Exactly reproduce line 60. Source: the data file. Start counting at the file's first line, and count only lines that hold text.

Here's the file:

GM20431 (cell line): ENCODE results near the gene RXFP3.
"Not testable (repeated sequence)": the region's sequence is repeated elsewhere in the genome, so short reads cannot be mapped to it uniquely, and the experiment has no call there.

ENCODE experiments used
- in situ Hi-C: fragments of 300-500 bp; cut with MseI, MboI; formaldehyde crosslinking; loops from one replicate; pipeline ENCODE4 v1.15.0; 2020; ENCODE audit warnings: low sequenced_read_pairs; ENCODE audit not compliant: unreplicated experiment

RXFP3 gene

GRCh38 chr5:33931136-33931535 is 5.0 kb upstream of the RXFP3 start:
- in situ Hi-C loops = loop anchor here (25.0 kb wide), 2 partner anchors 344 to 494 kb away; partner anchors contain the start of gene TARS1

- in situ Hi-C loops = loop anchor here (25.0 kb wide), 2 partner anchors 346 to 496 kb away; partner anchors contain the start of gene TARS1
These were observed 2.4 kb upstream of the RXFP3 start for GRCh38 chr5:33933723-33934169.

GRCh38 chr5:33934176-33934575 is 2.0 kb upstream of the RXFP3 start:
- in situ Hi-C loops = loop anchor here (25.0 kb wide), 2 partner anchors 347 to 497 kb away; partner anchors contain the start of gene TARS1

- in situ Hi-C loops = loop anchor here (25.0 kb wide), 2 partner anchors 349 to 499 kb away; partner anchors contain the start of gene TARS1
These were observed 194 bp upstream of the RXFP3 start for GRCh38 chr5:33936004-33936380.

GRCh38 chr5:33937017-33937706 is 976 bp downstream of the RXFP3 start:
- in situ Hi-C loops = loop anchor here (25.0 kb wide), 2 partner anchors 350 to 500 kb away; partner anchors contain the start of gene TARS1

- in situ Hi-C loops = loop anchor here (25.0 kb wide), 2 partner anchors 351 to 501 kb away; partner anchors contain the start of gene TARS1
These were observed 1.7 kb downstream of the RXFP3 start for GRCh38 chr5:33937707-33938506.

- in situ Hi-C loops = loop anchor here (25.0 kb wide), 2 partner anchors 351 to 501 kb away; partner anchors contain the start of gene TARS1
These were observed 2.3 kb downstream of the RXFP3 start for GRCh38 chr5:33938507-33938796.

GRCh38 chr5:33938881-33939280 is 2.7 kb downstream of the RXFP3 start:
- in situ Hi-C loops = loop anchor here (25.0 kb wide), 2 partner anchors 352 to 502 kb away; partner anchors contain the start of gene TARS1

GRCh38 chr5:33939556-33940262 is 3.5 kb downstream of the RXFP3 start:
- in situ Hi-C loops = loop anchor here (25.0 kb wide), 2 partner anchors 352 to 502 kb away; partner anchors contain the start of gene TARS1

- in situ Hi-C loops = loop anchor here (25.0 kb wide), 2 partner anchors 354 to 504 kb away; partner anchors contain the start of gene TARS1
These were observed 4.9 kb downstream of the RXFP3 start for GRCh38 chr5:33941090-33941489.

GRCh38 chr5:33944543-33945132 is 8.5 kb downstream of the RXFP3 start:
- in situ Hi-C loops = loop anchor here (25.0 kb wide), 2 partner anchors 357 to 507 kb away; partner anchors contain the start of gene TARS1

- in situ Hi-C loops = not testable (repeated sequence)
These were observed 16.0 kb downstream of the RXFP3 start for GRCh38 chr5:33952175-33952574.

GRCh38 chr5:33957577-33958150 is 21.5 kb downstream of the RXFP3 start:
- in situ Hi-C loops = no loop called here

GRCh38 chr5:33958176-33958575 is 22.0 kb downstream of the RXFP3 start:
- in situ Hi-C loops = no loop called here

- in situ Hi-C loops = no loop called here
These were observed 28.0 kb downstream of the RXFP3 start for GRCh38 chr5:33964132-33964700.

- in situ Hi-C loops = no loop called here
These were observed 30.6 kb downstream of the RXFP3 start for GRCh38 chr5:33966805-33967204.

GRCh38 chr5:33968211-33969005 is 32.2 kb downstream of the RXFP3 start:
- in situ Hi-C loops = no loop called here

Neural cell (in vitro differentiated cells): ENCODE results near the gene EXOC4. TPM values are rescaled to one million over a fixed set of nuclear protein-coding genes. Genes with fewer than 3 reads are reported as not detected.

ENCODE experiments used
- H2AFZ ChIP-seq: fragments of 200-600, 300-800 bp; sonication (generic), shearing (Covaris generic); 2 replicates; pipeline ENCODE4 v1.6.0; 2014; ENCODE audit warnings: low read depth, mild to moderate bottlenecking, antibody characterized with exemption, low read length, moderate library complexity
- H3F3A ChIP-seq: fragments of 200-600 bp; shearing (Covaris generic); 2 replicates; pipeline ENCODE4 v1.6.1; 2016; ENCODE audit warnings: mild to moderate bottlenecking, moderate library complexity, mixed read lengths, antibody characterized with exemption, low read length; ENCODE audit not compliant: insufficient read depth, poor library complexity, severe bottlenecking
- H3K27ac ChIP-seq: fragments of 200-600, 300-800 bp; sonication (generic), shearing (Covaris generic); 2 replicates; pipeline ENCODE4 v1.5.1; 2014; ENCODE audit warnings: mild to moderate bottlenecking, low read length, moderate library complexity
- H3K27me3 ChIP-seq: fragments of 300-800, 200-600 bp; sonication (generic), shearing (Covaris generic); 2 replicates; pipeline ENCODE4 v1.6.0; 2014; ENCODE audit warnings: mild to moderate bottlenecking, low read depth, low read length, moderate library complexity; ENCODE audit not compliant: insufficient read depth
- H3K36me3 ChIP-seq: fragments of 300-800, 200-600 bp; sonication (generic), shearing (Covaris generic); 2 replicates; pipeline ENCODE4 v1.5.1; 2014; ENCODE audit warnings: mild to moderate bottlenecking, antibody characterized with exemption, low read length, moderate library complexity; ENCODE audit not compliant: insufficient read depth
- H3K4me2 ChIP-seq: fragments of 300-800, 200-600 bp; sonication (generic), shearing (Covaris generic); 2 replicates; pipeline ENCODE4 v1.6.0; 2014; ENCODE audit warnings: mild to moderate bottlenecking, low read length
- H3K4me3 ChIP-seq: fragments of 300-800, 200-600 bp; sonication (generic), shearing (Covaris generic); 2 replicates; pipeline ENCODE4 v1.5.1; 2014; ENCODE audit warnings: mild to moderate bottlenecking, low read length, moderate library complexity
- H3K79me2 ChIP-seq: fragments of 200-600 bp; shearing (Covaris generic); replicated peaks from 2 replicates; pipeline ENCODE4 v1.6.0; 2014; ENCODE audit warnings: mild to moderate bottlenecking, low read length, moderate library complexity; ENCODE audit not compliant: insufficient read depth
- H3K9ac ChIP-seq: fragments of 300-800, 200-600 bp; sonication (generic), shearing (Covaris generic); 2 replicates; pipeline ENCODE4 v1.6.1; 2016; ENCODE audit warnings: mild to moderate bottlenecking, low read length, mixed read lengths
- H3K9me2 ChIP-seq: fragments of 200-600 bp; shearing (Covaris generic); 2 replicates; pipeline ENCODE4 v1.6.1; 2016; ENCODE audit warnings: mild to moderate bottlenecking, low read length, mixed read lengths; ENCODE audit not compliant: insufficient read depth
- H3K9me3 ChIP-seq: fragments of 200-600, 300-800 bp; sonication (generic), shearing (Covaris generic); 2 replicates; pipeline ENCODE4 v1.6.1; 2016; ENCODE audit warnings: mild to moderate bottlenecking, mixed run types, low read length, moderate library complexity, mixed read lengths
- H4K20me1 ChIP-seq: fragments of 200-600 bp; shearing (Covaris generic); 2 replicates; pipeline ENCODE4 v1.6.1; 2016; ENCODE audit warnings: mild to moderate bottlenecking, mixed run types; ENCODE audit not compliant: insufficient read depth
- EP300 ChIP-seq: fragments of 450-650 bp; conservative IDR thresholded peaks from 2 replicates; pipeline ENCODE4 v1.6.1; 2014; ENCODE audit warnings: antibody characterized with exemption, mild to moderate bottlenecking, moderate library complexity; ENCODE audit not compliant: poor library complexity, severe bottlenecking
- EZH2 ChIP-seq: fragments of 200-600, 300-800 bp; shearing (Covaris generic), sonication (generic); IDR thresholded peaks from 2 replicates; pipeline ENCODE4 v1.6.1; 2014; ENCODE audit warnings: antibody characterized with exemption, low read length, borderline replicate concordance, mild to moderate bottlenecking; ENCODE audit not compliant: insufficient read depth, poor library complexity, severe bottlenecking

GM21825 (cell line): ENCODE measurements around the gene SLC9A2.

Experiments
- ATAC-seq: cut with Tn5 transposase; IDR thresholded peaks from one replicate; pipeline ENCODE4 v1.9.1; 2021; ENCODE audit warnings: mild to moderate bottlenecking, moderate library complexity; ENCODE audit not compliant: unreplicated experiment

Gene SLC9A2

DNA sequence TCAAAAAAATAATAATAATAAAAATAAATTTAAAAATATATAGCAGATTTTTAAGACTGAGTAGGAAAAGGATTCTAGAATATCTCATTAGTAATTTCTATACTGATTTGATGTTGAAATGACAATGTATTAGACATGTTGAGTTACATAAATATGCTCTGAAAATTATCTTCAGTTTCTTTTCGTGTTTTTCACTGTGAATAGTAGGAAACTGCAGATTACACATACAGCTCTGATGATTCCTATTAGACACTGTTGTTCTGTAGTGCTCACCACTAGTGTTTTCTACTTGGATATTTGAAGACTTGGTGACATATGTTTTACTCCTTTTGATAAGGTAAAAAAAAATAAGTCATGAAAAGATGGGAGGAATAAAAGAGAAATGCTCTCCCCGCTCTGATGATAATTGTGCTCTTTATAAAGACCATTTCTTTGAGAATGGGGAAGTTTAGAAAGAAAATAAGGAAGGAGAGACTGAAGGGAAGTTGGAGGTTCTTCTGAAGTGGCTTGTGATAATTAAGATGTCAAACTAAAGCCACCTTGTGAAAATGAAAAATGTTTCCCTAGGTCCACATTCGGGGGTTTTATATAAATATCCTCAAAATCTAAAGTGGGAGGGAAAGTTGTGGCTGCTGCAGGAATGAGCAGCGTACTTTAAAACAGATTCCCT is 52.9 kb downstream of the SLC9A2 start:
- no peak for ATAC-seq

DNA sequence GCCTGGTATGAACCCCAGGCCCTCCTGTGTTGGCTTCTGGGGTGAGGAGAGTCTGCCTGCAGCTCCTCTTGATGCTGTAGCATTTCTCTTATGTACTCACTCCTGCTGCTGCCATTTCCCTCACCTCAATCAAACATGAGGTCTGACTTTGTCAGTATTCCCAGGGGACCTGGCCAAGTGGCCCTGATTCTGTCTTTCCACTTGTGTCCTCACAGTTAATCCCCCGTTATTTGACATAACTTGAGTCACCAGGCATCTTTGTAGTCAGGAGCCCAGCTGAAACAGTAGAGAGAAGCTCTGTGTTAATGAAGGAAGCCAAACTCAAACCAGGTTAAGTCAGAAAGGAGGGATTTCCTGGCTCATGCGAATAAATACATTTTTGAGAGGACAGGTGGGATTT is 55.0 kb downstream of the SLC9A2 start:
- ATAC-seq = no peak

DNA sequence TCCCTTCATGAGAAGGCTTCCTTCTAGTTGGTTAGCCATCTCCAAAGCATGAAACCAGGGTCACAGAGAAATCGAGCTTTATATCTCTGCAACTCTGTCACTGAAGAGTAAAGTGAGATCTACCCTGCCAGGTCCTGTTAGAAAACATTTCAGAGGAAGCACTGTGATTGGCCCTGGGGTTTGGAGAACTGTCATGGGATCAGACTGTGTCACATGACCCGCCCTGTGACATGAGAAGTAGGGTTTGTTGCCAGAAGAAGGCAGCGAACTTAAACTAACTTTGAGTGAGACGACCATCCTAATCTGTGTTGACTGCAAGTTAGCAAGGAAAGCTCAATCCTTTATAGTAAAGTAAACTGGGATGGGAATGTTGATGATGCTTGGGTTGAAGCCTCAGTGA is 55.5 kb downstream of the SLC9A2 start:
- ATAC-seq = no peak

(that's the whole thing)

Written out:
DNA sequence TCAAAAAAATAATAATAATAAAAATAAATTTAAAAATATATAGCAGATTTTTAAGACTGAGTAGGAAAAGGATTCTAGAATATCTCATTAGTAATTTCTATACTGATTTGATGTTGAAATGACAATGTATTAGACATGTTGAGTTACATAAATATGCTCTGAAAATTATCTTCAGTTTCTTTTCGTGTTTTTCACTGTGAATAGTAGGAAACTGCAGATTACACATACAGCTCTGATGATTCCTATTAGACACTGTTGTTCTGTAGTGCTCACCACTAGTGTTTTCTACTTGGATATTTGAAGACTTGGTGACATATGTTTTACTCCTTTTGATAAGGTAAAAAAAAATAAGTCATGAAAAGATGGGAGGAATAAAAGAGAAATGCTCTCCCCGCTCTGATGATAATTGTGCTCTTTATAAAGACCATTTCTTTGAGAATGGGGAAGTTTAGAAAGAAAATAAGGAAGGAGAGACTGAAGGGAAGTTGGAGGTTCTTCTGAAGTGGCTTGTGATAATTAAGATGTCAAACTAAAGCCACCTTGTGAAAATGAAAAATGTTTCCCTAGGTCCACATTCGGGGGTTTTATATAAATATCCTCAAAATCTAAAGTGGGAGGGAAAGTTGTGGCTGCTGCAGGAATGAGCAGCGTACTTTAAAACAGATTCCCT is 52.9 kb downstream of the SLC9A2 start: